But the truth is – Despite the demand and requirement, there are only a handful of applications that make accessibility of aging uses a priority. 

How do we design for senior citizens?

While I was researching the subject I found that accessible design is a well-known topic that all designers are familiar with. WCAG has laid down pretty straightforward guidelines that can be used for designing web apps for the physically challenged.

But surprisingly it was rather challenging to find specific frameworks or guides on how to design for something, that we will all experience sooner or later – old age! So, with the hope to inspire you, I’ve listed a few examples and guidelines that I think could help you design better products for older people.

1. Use bigger buttons
Apple’s Human Interface Guidelines recommends that buttons be at least 9.6mm when measured diagonally (44 x 44 pixels on an iPad), increasing that size for apps and websites commonly used by older people improves usability. In general, wherever there is a recommended size or distance specified, designers should view that as the absolute bare minimum for any interface targeting older people.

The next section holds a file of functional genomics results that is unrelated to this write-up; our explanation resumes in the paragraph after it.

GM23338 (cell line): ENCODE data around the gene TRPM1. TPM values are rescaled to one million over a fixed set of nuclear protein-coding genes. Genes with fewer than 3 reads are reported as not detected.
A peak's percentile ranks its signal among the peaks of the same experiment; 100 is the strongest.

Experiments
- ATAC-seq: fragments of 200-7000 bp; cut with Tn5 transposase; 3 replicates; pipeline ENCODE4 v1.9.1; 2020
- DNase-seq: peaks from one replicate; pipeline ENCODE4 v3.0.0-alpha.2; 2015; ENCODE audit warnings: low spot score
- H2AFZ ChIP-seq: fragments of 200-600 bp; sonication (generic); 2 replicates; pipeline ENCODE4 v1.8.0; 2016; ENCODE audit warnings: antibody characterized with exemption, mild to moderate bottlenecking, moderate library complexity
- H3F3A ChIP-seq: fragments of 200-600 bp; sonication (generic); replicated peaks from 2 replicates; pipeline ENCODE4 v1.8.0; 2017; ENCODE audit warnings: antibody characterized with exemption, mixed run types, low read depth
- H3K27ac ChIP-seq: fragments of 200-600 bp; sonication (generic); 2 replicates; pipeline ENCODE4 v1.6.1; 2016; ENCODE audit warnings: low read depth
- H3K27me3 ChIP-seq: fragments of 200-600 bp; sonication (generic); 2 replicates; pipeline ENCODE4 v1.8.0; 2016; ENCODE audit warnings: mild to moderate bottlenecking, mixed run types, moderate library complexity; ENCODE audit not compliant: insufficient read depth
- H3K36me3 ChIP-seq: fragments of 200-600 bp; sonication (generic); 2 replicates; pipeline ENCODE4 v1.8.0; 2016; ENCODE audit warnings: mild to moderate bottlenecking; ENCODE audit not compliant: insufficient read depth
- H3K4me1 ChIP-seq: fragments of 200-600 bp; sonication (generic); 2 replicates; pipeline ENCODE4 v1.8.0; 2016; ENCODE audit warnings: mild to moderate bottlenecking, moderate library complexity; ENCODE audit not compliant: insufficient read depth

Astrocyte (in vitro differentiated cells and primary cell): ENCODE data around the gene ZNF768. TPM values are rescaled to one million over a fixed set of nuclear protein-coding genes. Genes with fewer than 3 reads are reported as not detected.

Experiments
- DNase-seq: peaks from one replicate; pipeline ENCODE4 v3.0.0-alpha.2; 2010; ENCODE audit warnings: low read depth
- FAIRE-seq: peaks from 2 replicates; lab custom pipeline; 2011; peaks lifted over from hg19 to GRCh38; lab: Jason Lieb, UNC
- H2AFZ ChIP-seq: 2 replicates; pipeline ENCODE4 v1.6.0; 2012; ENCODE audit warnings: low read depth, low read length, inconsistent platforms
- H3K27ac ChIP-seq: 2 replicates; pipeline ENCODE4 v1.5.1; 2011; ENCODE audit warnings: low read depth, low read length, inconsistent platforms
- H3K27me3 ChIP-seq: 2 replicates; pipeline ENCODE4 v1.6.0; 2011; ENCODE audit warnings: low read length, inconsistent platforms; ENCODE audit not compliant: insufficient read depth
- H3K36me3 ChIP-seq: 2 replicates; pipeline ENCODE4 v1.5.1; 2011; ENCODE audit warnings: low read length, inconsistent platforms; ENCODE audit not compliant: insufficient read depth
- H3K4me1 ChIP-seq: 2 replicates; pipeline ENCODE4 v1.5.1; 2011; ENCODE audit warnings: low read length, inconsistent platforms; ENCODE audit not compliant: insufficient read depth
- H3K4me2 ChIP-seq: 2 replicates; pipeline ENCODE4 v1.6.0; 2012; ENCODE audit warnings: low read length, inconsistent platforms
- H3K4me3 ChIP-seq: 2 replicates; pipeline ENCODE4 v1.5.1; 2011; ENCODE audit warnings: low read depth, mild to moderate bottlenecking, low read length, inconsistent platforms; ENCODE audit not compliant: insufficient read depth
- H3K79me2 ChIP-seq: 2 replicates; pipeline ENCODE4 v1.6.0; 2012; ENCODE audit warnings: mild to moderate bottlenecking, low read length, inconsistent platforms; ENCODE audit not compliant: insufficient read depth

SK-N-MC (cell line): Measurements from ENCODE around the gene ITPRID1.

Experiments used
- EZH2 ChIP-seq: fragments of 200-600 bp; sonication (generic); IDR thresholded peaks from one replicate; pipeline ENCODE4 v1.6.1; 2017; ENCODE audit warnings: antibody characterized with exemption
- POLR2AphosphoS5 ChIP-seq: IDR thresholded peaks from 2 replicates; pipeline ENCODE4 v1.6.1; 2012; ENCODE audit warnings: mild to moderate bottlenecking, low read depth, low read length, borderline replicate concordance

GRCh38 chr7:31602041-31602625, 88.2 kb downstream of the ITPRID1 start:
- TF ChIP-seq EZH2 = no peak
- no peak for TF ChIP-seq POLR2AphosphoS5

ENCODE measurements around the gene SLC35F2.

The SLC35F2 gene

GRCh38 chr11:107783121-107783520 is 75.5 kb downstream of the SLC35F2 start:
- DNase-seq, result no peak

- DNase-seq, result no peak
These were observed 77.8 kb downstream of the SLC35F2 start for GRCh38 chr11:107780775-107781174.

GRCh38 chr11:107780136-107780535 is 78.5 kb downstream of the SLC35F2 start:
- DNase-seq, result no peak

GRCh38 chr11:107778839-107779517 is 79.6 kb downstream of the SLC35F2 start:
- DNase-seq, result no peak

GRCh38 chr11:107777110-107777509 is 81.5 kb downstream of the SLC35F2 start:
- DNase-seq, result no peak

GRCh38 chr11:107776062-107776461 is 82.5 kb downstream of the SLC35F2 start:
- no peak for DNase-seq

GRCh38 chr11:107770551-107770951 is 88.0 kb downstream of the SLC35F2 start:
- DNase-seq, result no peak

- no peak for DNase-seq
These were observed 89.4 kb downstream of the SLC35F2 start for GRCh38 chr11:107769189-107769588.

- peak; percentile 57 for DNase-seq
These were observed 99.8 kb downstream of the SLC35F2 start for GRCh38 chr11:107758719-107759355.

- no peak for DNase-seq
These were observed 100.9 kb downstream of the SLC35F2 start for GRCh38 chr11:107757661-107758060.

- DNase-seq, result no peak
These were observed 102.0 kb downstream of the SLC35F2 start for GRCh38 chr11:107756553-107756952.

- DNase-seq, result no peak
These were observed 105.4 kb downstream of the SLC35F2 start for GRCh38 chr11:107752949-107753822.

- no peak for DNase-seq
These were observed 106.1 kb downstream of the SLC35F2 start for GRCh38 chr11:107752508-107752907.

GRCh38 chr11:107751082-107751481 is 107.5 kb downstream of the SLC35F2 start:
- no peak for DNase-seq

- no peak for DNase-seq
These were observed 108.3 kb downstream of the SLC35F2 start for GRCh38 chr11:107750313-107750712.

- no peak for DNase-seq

2. Pick the right color shades

Did you know that as we age, shades of blues and purples become more difficult to distinguish? Colors are often used to communicate information such as errors, interactivity, etc. 

Most of us will experience some type of age-related vision loss. By age 45, seven in 10 adults will need to wear glasses. Some also experience a decrease in color vision, which is the ability to distinguish between different colors.

3. Match Text to Color

When designing, supplement color coding with textual explanations so color blindness is not an issue. In addition, older users tend to prefer text, over symbols and colors, as a medium for information.

It also improves clarity and lightens the cognitive load. This benefits all users, not just older adults.

4. Choose the right text contrast

Text contrast describes the difference of the text color to the background color. It’s recommended to keep a contrast ratio of at least 4.5:1, although it would be best to stay over 7.0:1. If you are unsure, don’t worry, as there are plenty of contrast checkers online to confirm you hit those numbers. You can use the Material Design Guidelines and ready color palettes as a base and start designing from here.